Inside the Capitol building, the tremor rocked the complex, setting the ornate chandeliers in Senate Majority Leader Harry Reid’s office jangling. Hill aides tweeted photos of small cracks in the plaster walls and accounts of books pitching off shelves.
Confusion was widespread, with Capitol police officers initially telling individuals to return to their offices. One was overheard asking what to do. Moments later, individuals were told to evacuate to a park along Constitution Avenue.
The exodus from Capitol Hill left surrounding streets full of people walking about, a scene repeated all over the city.
Downtown Washington traffic was in gridlock, blocking ambulances with their sirens on. Express buses took 10 minutes to travel a city block.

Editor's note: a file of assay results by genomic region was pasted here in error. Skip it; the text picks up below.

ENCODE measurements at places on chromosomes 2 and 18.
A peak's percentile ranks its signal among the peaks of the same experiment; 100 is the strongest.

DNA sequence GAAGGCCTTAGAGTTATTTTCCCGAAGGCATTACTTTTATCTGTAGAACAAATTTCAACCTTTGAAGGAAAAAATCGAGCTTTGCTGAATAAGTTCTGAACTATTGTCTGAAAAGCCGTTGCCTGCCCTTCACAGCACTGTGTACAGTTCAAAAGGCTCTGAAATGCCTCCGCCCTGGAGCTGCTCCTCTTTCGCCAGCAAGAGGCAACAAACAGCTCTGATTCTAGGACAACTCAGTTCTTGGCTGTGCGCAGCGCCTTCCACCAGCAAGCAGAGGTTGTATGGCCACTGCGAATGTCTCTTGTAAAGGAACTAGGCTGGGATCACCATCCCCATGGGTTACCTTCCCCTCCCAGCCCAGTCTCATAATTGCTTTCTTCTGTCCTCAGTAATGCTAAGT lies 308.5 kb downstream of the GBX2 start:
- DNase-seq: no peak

Early Workday End
Bars and restaurants rushed to take advantage of what was an early end of the workday for many office employees. Brasserie Beck, a downtown Belgian restaurant, was offering draft beers for $5.90 -- a reference to the quake’s initial scale, Jaclyn Stetler, a hostess at the restaurant, said in a phone interview.
Some people carried on with work. Senator Chris Coons, a Delaware Democrat, presided over a 22-second meeting of the Senate in a building near Union Station down the street from the Capitol, according to Reid’s office.
Neither chamber may adjourn for more than three days without the permission of the other. That means at least one member must show up to bang the gavel, deal with any minor business issues and gavel out.